Tarot Runes I Ching Stichomancy Contact
Store Numerology Coin Flip Yes or No Webmasters
Personal Celebrity Biorhythms Bibliomancy Settings

Today's Stichomancy for Julia Roberts

The first excerpt represents the element of Air. It speaks of mental influences and the process of thought, and is drawn from Parmenides by Plato:

than anything, will it not be other than other? And the not one is other than the one, and the one than the not one; therefore one is other than all others. But the same and the other exclude one another, and therefore the other can never be in the same; nor can the other be in anything for ever so short a time, as for that time the other will be in the same. And the other, if never in the same, cannot be either in the one or in the not one. And one is not other than not one, either by reason of other or of itself; and therefore they are not other than one another at all. Neither can the not one partake or be part of one, for in that case it would be one; nor can the not one be number, for that also involves one. And therefore, not being other than the one or related to the one as a whole to parts or parts

The second excerpt represents the element of Fire. It speaks of emotional influences and base passions, and is drawn from House of Mirth by Edith Wharton:

"None of my business, of course, but I didn't introduce her to the Duchess. Charming woman, the Duchess, you understand; and a very good friend of mine; but RATHER a liberal education."

Selden received this in silence, and after a few puffs Lord Hubert broke out again: "Sort of thing one can't communicate to the young lady--though young ladies nowadays are so competent to judge for themselves; but in this case--I'm an old friend too, you know . . . and there seemed no one else to speak to. The whole situation's a little mixed, as I see it--but there used to be an aunt somewhere, a diffuse and innocent person, who was great at bridging over chasms she didn't see . . . Ah, in New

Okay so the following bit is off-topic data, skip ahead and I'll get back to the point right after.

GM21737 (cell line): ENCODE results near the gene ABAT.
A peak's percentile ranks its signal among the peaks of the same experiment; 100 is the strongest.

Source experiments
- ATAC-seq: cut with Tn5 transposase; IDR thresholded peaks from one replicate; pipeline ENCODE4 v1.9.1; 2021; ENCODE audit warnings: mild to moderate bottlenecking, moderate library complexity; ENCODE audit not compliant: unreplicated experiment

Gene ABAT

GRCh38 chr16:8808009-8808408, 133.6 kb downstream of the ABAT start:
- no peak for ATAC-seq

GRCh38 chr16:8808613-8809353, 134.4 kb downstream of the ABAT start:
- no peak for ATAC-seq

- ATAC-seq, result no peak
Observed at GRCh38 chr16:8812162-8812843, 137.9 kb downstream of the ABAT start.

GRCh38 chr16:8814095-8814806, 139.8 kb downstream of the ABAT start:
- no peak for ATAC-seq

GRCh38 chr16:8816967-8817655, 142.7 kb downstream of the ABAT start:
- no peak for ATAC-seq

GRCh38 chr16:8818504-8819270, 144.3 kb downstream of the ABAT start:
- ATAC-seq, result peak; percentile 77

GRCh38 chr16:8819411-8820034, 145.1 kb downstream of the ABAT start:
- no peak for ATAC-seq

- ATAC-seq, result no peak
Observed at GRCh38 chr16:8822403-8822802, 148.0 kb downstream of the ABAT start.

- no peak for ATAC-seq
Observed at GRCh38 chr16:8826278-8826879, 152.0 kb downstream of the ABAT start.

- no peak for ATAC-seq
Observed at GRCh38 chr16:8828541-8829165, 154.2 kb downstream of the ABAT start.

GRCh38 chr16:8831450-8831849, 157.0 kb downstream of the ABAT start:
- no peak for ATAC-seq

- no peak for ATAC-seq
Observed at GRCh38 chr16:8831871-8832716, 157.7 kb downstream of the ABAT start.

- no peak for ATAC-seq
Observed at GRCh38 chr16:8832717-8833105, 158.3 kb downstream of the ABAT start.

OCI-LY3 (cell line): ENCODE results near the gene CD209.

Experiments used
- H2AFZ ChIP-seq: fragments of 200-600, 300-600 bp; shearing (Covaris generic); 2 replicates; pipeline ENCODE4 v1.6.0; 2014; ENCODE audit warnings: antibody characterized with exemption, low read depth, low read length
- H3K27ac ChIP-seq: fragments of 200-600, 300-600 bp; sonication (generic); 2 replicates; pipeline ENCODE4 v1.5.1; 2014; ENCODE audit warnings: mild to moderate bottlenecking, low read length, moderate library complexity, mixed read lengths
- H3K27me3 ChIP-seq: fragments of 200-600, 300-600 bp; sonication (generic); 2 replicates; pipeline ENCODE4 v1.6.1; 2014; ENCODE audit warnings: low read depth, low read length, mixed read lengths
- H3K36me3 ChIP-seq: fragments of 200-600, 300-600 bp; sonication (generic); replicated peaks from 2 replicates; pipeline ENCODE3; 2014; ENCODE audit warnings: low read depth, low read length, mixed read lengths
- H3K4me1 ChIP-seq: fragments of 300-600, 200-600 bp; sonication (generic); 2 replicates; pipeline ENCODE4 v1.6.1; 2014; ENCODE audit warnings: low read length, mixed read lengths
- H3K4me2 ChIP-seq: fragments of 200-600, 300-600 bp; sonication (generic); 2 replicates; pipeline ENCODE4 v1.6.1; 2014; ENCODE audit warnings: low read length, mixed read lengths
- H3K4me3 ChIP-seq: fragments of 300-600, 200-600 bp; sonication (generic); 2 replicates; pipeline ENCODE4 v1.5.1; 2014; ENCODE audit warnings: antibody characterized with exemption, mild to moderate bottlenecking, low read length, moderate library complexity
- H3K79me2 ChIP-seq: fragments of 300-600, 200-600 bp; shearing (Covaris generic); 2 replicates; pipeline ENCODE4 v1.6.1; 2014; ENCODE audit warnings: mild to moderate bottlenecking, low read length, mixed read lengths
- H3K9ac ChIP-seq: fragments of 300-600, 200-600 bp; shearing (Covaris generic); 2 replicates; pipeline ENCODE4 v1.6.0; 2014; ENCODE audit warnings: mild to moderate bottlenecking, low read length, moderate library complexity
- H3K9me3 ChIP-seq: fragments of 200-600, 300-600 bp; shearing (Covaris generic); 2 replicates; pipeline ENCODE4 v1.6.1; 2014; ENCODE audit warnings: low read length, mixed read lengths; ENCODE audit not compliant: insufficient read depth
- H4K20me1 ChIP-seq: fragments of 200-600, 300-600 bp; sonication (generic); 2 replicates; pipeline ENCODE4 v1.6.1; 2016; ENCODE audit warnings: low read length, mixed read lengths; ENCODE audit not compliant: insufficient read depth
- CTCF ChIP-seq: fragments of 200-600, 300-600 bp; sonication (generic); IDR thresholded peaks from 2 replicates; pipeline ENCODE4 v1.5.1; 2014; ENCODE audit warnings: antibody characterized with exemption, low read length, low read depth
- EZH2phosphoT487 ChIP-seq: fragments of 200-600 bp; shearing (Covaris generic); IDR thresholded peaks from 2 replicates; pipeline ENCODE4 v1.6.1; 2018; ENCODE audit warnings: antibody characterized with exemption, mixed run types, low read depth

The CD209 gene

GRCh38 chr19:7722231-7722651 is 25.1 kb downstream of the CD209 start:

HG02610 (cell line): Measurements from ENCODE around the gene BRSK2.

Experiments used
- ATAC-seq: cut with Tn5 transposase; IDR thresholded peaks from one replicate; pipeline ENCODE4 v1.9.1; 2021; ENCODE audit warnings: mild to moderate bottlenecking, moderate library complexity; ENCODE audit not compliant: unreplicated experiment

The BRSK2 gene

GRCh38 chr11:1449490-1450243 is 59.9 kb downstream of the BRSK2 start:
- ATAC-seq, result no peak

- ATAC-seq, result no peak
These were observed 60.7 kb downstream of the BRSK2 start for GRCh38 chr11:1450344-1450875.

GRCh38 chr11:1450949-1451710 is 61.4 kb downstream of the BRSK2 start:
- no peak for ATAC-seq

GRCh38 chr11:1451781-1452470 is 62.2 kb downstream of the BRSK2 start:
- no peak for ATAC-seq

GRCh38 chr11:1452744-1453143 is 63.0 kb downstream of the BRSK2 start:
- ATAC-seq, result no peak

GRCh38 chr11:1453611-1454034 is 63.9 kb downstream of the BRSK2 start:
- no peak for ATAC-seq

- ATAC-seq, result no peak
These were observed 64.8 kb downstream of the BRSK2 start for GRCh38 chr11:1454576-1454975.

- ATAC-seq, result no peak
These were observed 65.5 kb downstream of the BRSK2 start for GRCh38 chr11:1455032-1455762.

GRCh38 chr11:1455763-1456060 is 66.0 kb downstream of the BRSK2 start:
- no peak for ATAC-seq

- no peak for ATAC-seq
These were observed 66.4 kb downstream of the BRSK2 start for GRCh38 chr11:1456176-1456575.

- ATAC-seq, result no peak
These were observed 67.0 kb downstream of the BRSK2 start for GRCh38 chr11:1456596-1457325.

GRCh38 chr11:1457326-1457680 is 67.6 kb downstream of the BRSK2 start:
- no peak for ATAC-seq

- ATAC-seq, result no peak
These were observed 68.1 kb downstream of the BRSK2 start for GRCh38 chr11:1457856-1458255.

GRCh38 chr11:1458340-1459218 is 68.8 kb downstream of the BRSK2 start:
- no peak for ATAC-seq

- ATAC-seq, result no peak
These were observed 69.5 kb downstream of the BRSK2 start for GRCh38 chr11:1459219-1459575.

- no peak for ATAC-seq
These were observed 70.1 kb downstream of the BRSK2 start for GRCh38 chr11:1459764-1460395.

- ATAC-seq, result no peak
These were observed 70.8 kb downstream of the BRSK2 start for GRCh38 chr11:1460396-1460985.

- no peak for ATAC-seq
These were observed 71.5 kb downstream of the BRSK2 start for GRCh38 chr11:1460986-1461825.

The third excerpt represents the element of Water. It speaks of pure spiritual influences and feelings of love, and is drawn from Laches by Plato:

suitable employment for a Sophist than for a great statesman whom the city chooses to preside over her.

SOCRATES: Yes, my sweet friend, but a great statesman is likely to have a great intelligence. And I think that the view which is implied in Nicias' definition of courage is worthy of examination.

LACHES: Then examine for yourself, Socrates.

SOCRATES: That is what I am going to do, my dear friend. Do not, however, suppose I shall let you out of the partnership; for I shall expect you to apply your mind, and join with me in the consideration of the question.

LACHES: I will if you think that I ought.

SOCRATES: Yes, I do; but I must beg of you, Nicias, to begin again. You

The fourth excerpt represents the element of Earth. It speaks of physical influences and the impact of the unseen on the visible world, and is drawn from Letters from England by Elizabeth Davis Bancroft:

thing had never been done, that it was a very dangerous precedent, etc., but in the end the weight of a Maid of Honor and a Foreign Minister prevailed, and we saw everything to much greater advantage than if we had 150 persons following on, as Mr. Winthrop says he had the other day at Windsor Castle. . . . On our way [home] we met Lady Byron with her pretty little carriage and ponies. She alighted and we did the same, and had quite a pleasant little interview in the dusty road.

Sunday, May 30th

Your father left town on Monday. . . . He did not return until the 27th, the morning of the Queen's Birthday Drawing-Room. On that